It was about a year ago when cartoon-like drawings of a happy bear – sometimes waving its paw and greeting passersby with a “Hello!” or a “How do you do?” – began appearing on walls across Echo Park and Silver Lake. Silver Lake residents Amy Seidenwurm and Russell Bates were so charmed by the bears and other critters that they commissioned the artist, Phil Lumbang, to paint a mural on the approximately 30-foot long by 10-foot high wall in front of their home. Most people loved it, stopping to have their photos taken in front of the colorful scene painted last April. More than 35,000 people viewed a YouTube video Bates shot of Lumbang painting the happy forest creatures. But one neighbor objected, complaining that the mural would make their Silver Lake street “seem ghetto” and attract taggers and other street artists, Bates said. Now, under orders from the city’s Building & Safety Department, Bates and Seidenwurm have until March 1 to paint over the illegal mural. “I think the mural is on its way out,” Bates said. “We are not interested in having a big fight with the city.”
But, Bates wonders why the city can crack down on a popular mural on a lightly traveled side street while officials remain unable to force billboard companies to remove thousands of highly visible and illegal signs. “I just would like to see it more evenly handled.”
Lumbang, who lives over the hill from Bates and Seidenwurm, is not happy about this either, according to the public art blog Public Ad Campaign:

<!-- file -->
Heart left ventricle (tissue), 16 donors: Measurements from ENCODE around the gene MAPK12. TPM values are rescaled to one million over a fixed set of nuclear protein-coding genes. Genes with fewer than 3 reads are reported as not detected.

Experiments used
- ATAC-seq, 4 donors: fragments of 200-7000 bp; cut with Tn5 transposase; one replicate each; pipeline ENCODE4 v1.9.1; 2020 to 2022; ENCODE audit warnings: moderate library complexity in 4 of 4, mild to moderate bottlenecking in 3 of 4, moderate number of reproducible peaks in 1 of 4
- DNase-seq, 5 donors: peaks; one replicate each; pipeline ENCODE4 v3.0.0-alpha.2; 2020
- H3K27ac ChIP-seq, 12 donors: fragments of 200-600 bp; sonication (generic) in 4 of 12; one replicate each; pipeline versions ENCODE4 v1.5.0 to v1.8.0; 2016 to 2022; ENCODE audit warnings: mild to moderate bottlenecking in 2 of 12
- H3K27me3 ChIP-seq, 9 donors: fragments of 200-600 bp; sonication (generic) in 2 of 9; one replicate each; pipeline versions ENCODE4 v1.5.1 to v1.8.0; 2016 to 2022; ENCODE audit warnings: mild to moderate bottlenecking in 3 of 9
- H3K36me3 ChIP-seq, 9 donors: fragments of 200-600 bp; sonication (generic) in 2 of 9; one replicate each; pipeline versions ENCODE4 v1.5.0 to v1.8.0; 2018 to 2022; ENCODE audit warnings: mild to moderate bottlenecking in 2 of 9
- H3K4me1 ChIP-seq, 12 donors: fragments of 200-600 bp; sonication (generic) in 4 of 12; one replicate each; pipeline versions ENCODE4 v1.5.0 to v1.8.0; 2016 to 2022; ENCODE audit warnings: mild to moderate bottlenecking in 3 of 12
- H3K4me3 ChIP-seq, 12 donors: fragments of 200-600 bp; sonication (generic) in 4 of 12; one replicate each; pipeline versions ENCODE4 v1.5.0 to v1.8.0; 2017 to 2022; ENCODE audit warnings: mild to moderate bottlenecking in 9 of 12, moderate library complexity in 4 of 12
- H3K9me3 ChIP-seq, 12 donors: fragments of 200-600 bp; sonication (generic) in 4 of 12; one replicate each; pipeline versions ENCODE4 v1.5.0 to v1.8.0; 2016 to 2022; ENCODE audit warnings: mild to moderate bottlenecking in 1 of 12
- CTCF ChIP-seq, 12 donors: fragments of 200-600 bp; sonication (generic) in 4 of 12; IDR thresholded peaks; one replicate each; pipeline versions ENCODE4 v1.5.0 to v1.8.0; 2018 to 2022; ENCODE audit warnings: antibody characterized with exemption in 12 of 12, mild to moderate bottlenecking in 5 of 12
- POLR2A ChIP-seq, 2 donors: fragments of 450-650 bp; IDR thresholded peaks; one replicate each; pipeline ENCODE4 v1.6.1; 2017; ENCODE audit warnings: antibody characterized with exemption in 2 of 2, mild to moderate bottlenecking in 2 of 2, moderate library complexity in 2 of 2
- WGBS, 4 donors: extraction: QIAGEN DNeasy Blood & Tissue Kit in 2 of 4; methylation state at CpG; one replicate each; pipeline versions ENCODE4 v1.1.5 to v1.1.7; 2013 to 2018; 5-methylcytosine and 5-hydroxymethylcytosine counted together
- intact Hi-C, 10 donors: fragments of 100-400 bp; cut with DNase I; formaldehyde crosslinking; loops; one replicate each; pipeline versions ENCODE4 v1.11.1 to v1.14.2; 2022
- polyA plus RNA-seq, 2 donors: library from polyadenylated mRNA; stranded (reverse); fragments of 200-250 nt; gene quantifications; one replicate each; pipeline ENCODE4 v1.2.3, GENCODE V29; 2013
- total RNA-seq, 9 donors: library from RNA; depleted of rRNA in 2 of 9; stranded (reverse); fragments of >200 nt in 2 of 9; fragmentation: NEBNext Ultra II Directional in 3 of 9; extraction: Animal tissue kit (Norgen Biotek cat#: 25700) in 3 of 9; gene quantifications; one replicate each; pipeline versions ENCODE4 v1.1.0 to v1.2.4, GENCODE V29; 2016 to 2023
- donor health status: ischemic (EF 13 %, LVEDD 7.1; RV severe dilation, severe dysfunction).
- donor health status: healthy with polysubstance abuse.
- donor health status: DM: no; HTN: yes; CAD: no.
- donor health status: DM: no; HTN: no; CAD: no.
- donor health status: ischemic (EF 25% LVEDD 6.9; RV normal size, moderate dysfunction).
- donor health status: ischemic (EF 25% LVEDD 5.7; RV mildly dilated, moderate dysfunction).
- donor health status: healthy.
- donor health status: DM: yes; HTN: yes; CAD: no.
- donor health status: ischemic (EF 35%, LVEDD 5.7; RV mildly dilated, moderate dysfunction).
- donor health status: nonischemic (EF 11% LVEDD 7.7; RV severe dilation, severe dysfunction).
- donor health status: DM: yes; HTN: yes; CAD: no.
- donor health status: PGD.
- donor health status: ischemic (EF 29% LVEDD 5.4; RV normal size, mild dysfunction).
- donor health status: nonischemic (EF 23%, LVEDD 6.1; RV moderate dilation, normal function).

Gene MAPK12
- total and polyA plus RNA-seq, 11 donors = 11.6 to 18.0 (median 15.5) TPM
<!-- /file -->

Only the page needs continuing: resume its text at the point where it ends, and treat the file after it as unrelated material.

“I guess the deal is you can’t have a mural on private residential property or some bs like that. I guess it’s on the same guide lines as shop keepers maintaining a clean facade with no graffiti.”
Bates said that he and his wife initially wanted Lumbang to paint a single bear saying “hello.” But, the artist came back with a more elaborate mural painted in color and featuring several animals. “We loved it,” said Bates, a commercial director. But, after the neighbor complained, the Building & Safety Department found the mural violated the city’s restrictions on outdoor advertisements, initially giving them until July 1 to get rid of the sign. The city later indefinitely postponed enforcement as it investigated legal issues regarding its sign ordinance. Several months passed and then, last week, the Silver Lake couple were informed that the city “would continue with its enforcement” and they hand until March 1 to remove the mural.
During this time, the Lumbang mural was tagged once but the artist came to clean it up, and there had been no other problems, Bates said. Challenging the decision would require paying a $400 filing fee to schedule a hearing, but, he said, it’s not likely the city would permit a mural or sign. It’s a shame because the artist had the best of intentions, Bates said. “He just likes making people happy.”
Update: Councilman Eric Garcetti said in a comment that he has instructed his staff to look into the issue. “I will ask what the particular legal requirement is and if there is anything we can do to save the mural. I think it would be great to keep up if we can find any way to do this.”
Photo from Public Ad Campaign.com